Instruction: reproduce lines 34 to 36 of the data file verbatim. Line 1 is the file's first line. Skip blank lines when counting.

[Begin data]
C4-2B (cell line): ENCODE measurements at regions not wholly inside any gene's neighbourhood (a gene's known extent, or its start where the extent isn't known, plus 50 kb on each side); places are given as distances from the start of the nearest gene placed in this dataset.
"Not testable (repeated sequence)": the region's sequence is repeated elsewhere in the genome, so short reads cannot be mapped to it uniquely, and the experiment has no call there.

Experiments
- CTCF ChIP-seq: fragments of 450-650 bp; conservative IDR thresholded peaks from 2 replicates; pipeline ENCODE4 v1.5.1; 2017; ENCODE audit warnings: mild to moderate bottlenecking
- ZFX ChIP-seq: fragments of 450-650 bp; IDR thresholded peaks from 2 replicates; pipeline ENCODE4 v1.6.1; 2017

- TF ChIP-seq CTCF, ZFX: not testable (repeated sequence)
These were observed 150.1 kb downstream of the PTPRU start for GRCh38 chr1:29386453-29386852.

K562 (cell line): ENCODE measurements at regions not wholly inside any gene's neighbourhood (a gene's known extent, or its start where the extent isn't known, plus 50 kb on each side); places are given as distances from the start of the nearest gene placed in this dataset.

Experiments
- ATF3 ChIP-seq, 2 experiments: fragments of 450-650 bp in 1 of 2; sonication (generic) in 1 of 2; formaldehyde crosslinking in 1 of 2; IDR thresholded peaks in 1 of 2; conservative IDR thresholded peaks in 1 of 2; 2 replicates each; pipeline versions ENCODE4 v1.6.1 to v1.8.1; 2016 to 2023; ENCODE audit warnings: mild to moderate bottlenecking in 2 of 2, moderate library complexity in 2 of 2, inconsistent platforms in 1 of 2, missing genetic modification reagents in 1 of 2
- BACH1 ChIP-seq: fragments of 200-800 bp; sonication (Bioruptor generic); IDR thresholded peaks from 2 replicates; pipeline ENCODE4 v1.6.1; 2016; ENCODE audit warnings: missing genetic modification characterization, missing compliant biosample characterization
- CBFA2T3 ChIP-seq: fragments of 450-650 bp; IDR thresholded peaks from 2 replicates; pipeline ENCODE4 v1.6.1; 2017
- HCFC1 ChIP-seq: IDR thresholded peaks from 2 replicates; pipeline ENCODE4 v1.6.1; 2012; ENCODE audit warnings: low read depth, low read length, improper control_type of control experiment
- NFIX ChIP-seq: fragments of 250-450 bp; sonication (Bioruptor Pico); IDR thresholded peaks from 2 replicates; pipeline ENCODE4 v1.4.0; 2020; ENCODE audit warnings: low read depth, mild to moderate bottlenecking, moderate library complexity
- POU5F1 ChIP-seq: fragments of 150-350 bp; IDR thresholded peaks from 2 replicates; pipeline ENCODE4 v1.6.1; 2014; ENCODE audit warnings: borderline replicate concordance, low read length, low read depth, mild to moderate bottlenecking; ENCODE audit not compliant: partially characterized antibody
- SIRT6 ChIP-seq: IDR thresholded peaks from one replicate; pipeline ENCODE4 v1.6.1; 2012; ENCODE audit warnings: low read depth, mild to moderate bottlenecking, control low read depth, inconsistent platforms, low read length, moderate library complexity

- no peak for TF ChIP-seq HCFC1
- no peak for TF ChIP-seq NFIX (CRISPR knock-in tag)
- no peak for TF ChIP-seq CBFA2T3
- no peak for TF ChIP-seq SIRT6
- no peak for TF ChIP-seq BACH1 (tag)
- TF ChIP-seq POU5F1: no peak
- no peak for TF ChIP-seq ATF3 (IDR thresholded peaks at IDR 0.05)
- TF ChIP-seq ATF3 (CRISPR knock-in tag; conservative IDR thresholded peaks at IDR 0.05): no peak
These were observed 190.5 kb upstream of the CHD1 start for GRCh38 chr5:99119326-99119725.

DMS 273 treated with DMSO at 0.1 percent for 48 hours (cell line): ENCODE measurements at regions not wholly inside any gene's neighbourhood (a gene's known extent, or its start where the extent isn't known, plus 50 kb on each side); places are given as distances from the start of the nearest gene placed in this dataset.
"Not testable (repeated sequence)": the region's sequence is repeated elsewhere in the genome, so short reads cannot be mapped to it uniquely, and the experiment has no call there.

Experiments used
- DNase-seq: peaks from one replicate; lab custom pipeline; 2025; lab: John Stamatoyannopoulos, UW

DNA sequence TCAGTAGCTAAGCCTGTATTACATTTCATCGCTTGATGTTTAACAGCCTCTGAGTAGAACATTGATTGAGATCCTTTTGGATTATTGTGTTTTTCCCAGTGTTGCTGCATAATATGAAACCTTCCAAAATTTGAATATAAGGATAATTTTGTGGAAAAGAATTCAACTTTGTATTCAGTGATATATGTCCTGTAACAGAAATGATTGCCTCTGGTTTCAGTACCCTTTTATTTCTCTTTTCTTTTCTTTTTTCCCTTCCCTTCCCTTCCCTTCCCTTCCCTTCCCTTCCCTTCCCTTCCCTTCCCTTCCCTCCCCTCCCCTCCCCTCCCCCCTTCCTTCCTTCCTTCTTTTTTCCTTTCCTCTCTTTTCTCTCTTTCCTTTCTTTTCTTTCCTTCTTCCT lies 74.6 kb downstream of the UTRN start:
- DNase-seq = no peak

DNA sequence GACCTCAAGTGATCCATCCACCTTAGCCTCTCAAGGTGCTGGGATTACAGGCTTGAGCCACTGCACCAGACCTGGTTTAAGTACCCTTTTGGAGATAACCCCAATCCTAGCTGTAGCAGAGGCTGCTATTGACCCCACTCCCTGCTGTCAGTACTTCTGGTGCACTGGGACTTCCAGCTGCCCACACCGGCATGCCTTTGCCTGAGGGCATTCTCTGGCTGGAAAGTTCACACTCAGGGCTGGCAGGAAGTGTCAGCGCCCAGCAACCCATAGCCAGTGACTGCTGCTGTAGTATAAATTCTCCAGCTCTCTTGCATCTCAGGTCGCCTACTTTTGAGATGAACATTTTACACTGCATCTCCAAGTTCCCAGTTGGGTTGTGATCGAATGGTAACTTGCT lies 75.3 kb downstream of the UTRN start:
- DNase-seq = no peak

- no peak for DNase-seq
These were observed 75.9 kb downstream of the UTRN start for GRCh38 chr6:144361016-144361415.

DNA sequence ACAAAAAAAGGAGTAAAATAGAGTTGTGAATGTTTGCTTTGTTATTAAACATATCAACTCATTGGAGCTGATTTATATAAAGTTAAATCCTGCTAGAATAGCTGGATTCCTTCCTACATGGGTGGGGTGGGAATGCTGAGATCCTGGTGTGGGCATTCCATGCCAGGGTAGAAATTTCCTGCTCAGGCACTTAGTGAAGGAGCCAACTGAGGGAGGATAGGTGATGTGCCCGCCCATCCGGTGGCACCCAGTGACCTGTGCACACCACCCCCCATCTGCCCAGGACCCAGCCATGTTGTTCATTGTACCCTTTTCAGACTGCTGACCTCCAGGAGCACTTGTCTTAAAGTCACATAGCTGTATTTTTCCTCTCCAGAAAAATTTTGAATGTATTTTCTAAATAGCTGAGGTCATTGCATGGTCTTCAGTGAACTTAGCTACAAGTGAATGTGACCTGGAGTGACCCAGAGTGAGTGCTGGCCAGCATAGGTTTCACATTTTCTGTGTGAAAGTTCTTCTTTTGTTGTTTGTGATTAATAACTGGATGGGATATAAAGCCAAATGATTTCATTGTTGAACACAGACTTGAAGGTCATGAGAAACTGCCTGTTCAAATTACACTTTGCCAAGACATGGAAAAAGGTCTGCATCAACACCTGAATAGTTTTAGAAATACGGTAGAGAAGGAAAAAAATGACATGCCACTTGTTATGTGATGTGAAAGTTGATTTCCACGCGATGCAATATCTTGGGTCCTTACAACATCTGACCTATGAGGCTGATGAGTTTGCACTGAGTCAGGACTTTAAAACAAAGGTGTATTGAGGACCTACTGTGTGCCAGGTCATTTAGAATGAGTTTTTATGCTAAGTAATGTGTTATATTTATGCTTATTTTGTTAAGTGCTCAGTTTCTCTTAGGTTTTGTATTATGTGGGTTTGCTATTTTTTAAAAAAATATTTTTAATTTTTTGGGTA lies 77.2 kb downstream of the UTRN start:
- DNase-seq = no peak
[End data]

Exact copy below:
- no peak for DNase-seq
These were observed 75.9 kb downstream of the UTRN start for GRCh38 chr6:144361016-144361415.

DNA sequence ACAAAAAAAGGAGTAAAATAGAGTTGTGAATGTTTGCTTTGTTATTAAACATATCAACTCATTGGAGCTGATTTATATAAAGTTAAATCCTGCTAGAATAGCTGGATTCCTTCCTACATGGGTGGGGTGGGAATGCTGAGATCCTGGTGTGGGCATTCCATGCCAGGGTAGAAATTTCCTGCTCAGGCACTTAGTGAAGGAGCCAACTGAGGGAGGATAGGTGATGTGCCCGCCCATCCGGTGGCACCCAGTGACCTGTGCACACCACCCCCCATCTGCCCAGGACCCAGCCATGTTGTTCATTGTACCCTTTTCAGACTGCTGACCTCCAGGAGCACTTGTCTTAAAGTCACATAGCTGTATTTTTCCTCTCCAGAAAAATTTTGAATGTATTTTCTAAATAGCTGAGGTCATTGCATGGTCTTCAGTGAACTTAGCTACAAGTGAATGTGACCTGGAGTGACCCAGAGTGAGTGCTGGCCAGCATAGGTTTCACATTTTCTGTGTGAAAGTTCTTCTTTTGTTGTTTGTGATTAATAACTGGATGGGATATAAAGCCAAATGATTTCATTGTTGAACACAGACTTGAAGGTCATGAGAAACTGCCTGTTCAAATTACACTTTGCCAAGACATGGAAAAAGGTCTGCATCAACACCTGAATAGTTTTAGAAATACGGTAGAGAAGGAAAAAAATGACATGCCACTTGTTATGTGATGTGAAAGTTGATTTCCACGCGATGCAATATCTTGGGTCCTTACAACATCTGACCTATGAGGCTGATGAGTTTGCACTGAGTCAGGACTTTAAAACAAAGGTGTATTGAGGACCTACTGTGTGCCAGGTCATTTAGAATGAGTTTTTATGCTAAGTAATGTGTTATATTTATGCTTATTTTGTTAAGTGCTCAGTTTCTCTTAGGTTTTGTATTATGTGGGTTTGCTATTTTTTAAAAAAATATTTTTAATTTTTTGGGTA lies 77.2 kb downstream of the UTRN start: